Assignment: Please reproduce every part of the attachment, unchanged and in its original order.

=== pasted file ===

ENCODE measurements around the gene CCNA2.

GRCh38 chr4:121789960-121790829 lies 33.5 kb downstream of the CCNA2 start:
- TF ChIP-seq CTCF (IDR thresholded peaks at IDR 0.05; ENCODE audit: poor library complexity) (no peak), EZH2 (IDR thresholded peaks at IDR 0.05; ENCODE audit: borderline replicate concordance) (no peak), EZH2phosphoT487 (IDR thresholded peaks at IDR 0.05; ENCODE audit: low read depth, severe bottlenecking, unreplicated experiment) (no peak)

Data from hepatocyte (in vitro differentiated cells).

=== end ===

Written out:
ENCODE measurements around the gene CCNA2.

GRCh38 chr4:121789960-121790829 lies 33.5 kb downstream of the CCNA2 start:
- TF ChIP-seq CTCF (IDR thresholded peaks at IDR 0.05; ENCODE audit: poor library complexity) (no peak), EZH2 (IDR thresholded peaks at IDR 0.05; ENCODE audit: borderline replicate concordance) (no peak), EZH2phosphoT487 (IDR thresholded peaks at IDR 0.05; ENCODE audit: low read depth, severe bottlenecking, unreplicated experiment) (no peak)

Data from hepatocyte (in vitro differentiated cells).